Histrionic personality disorder
What is histrionic personality disorder?
Histrionic personality disorder is a type of psychiatric disorder that features attention-seeking behaviours, seductive behaviour and emotional over-reaction.
What are the symptoms of histrionic personality disorder?
People with histrionic personality disorder can seem highly dramatic, theatrical and approval seeking.
They seem like the life and soul of the party, but they can be embarrassing, with excessive public displays of love, crying or temper tantrums.
The main characteristics of a histrionic personality are:
- constantly seeking attention
- being uncomfortable in situations where they are not the centre of attention
- displaying inappropriate seductive or sexually provocative behaviour
- being flirtatious, seductive or charming
- being manipulative
- showing emotions that appear to be shallow and change rapidly
- using physical appearance to gain attention
- speaking vaguely, lacking in detail
- displaying dramatic and theatrical behaviour with exaggerated emotion
- being easily influenced by others or circumstances
- considering relationships to be more intimate than they actually are
If a person has histrionic personality disorder, these symptoms will have begun to be noticed by early adulthood.
Many people have some of these traits but are still able to function normally and do not have a personality disorder. A personality disorder is a long-term pattern of behaviour, thinking and emotions that causes distress to the person or those around them, and makes it difficult for the person to function in everyday life.
People with personality disorders find it hard to change their behaviour or adapt to different situations. They may have trouble forming positive relationships with others or sustaining a job.
What causes histrionic personality disorder?
The cause is not completely known. Both genetics (inherited traits) and childhood events may contribute. Some people with histrionic personality disorder have come from families where personality disorders are common. Some experienced abuse, trauma or neglect during their childhood. Some come from normal and happy families.
When should I see my doctor?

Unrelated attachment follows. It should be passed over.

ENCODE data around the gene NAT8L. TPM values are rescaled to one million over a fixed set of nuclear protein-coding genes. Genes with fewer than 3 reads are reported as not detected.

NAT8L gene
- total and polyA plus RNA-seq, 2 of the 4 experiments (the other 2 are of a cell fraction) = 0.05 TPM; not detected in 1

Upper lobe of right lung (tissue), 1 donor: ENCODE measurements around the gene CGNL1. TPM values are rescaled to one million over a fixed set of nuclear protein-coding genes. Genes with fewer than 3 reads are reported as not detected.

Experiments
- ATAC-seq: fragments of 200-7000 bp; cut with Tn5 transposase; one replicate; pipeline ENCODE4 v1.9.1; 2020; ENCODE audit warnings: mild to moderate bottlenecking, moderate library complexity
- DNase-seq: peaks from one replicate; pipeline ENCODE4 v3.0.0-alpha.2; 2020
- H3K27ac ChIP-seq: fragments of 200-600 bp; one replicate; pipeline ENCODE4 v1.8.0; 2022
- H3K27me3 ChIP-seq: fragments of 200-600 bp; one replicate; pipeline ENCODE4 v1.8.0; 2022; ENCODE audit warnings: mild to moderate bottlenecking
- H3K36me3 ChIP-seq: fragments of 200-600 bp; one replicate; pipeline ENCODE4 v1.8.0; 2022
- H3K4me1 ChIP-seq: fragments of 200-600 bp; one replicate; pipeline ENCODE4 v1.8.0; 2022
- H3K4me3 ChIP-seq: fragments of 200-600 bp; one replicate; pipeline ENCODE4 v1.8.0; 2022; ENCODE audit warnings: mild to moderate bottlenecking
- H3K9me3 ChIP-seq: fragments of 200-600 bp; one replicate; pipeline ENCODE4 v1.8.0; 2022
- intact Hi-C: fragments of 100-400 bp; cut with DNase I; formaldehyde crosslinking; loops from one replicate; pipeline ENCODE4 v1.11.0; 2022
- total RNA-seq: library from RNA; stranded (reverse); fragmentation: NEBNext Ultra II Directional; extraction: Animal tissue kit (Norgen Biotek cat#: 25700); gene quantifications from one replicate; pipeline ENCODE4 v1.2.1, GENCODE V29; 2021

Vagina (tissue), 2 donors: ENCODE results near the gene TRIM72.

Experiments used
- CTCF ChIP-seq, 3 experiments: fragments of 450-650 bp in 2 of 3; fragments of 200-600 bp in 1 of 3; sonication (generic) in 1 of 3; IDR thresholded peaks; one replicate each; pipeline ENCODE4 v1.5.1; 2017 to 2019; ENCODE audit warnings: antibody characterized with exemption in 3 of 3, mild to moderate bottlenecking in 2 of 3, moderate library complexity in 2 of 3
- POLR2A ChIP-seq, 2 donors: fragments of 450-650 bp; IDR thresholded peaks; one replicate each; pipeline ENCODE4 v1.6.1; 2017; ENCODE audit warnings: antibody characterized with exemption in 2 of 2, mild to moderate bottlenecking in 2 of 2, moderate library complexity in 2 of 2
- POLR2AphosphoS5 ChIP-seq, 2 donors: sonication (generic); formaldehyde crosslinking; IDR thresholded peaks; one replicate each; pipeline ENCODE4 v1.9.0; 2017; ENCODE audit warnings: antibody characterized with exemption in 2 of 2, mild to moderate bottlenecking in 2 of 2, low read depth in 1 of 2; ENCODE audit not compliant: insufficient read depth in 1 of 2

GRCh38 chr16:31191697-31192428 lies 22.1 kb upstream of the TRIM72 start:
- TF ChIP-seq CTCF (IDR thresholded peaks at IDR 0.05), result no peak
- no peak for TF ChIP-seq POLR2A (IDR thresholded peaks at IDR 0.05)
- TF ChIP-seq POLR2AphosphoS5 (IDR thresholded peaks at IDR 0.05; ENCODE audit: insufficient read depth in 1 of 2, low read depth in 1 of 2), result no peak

If you suspect that you have a personality disorder, you should seek help from your doctor or a mental health professional as soon as possible.
If a person with a personality disorder does not get treatment, the destructive patterns in their thoughts, relationships and behaviour will continue to make relationships with others difficult for them and for those close to them, and result in significant unhappiness, and potentially hospitalisations, self-harm or suicide.
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How is histrionic personality disorder diagnosed?
A diagnosis of histrionic personality disorder can only be made in an adult, not a child, and should be made only by a psychiatrist or clinical psychologist who gets to know the person over a period of time.
How is histrionic personality disorder treated?
The main form of treatment for histrionic personality disorder is long-term psychological therapy. There is usually no place for medicines in its treatment.
Some people with histrionic personality disorder have problems with drug and alcohol use, with anxiety or with depression. These will need to be treated as well.
What can also be associated with histrionic personality disorder?
People with histrionic personality disorder may also suffer from other psychiatric conditions, such as anxiety, depression and eating disorders. They also may have other personality disorders, such as borderline personality disorder, narcissistic personality disorder and dependent personality disorder. Up to half of people with histrionic personality disorder will have problems with alcohol or drug abuse.
People with histrionic personality disorder are at risk of self-harm and suicide, especially, because of their sometimes impulsive behaviour.
Resources and support
There are Australian organisations that offer help and resources for people with personality disorders. Try the following organisations:
- ReachOut — support services for personality disorders
- SANE Australia — treatment and support for personality disorder
- Centre for Clinical Interventions — Self help resources for mental health problems
- Head to Health
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Last reviewed: February 2022